Afghans call for curbed water flow to Iran
HERAT -- Afghanistan should ensure that excess water flow from its rivers is not usurped by neighbouring Iran, which continually impedes progress on Afghan infrastructure projects, officials and ordinary citizens say.
Recent heavy precipitation from rain and snow melt, especially in the western region, has helped alleviate a two-year drought in parts of Afghanistan, and some rivers are overflowing.
That means thousands of cubic metres of water are being captured by Iran every day, in excess of a water-use agreement signed by the two countries.
Afghans, with the understanding that the droughts eventually will return, are calling for the building of hydro-power dams to ensure the capture of this precious resource rather than allow the excess to flow to Iran.
"Considering the current drought in the region, it's incumbent upon the government to build more dams and take a more serious approach towards this problem, so that our waters can be better controlled and managed," Maruf Atayi, a resident of Herat city, told Salaam Times. "It's also necessary to ensure that our water won't flow to the neighbouring countries and that we can benefit from our own water."
For many years, neighbouring countries have used Afghan water for free, mainly because of the lack of supervision and services, Atayi said.
"Moving forward, we do not want our water to go to neighbouring countries, and the government must take serious action," he added.
The country has been fortunate to have the increased precipitation, said Najibullah Marzban, another resident of Herat city.
Still, "the negative side of this precipitation is that excess water leaves our country at an enormous rate," he told Salaam Times. "Why should our water flow out of the country, especially when we are suffering from water scarcity?"
Hassib Mustanser, another resident of Herat city, agreed, saying proper water management is essential.
"Proper management of Afghanistan's water resources not only will save lives, but our electrical and agricultural production will also increase," he told Salaam Times. "We call on the Afghan government to properly manage our run-off and river waters."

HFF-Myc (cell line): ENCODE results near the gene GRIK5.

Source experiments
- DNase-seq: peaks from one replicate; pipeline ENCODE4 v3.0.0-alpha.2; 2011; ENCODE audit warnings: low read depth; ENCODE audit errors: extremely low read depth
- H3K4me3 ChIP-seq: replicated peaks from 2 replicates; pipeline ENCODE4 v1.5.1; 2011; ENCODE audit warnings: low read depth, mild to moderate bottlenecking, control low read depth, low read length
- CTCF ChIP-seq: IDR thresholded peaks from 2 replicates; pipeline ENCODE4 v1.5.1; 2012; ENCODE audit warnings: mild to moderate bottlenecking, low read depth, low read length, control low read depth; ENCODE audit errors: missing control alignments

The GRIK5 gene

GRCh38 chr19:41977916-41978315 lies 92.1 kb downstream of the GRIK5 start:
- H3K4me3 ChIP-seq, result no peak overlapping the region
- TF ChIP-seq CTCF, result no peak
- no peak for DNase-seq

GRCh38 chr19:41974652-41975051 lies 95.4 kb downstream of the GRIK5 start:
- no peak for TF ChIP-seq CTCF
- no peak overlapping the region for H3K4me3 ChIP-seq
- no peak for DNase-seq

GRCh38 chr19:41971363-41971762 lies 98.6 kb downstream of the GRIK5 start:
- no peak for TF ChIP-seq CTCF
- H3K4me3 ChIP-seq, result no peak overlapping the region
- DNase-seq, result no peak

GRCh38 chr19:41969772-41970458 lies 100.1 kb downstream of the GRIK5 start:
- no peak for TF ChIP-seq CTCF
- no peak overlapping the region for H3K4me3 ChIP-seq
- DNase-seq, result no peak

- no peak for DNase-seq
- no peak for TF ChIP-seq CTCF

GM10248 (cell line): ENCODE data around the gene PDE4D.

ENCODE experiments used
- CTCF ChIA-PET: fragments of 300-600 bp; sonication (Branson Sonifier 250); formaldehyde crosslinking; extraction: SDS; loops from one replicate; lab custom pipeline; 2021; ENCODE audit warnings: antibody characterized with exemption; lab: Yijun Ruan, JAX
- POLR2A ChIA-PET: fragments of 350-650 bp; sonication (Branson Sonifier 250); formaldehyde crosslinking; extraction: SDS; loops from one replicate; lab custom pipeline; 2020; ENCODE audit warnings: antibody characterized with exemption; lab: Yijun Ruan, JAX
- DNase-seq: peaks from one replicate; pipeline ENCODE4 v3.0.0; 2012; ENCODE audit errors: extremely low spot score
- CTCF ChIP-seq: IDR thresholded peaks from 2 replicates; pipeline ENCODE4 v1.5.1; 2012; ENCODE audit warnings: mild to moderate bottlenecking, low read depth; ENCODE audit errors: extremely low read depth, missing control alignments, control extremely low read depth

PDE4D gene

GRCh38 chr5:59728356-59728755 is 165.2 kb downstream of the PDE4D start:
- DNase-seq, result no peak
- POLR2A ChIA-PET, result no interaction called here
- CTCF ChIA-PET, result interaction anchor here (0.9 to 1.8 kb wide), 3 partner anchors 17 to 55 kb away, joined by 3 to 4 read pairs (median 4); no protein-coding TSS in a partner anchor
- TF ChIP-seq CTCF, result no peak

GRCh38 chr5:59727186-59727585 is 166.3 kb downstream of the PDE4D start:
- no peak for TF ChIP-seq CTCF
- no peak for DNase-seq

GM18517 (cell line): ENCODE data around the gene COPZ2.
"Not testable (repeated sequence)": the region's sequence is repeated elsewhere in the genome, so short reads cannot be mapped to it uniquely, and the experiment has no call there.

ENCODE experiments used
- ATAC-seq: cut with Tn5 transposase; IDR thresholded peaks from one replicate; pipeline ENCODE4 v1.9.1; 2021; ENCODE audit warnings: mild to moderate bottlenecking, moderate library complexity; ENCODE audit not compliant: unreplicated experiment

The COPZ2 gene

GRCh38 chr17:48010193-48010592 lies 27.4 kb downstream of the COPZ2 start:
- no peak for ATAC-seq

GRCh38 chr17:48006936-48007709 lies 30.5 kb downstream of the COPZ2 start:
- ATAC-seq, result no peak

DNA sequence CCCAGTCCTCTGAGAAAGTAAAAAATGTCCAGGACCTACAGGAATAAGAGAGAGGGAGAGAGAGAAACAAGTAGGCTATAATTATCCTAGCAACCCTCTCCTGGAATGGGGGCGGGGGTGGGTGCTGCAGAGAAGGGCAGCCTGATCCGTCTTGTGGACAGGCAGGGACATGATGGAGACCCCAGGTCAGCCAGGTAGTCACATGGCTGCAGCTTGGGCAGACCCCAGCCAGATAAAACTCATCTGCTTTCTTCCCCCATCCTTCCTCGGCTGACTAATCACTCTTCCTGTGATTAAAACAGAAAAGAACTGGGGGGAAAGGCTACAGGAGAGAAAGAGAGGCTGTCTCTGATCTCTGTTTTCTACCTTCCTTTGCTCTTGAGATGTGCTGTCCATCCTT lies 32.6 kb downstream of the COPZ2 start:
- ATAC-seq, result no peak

Commitment to water management
Water management in Afghanistan has been among the top priorities of the National Unity Government in the past five years.
The construction of the Pashdaan Dam in Herat Province and of the Kamal Khan Dam in Nimroz Province is under way, and both are expected to play a key role in managing current water levels and preventing excess water from entering Iran.
Preliminary construction of the Bakhshabad Dam in Farah Province and of the Puza Lich Dam in Ghor Province also has begun.
"Our biggest capital is water, and the value of water has increased exponentially in this century," Herat Governor Abdul Qayum Rahimi told Salaam Times. "We manage our waters in accordance with international agreements and treaties, and we provide our neighbors with their rightful shares of water."
"We have the Salma Dam in Herat Province, which is capable of storing a large amount of water," Rahimi said. "Among the directives that President [Ashraf] Ghani gave me was water management, and now most of our investments are concentrated on irrigation systems and technologies."
About 30% of the Pashdaan Dam in Herat Province has been completed, he added.
"We have created a team to follow up on progress daily and weekly, according to the plan," Rahimi said. "If we detect poor workmanship or delinquency anywhere in the project, I'll personally follow up on that."
The Pashdaan Dam is among the most strategic and vital projects in Herat Province, and it is also critical for irrigation and agriculture, said Rahimi.
Preliminary work on construction of the Shahabad Dam is planned "in the very near future", Farah Governor Mohammad Shoaib Sabet told Salaam Times. "President Ghani strongly emphasises that this dam should be built as soon as possible. Public co-operation is great, and we are also committed to building it."
The Afghan government is heavily investing in harnessing and preserving the country's waters, according to Ghani.
Turkey has invested in the development of the Kajaki Dam on the Helmand River and work on the project will begin soon, Ghani said on February 23 in a meeting with residents of Kandahar Province, according to a statement published by the presidential palace.
Afghan officials have repeatedly accused Iran of supporting the Taliban to prevent the construction of dams in the western region of the country.
Taliban-linked security incidents have occurred "because of the existence of water in Afghanistan, with the objective of preventing the establishment of a new government that can manage the country's waters", Mohammad Rafiq Shahir, a political scientist in Herat city, told Salaam Times.
"Some neighbouring countries will continue to prevent the building of dams; therefore, they support the Taliban in order to prevent the implementation of development projects by the Afghan government."
Iran and Afghanistan signed a treaty on sharing water from the Helmand River in 1973. That treaty limits the annual amount of water flowing from the river to Iran to 820 million cubic metres.
Iran will use various forms of leverage to sustain the uninterrupted flow of water from Afghanistan, especially from the Helmand River, Javad Zarif, Iran's foreign minister, warned last year.
"Not a week goes by without us talking about the Helmand River's water," he said in an interview last August with Channel 3 of Iranian state-owned television.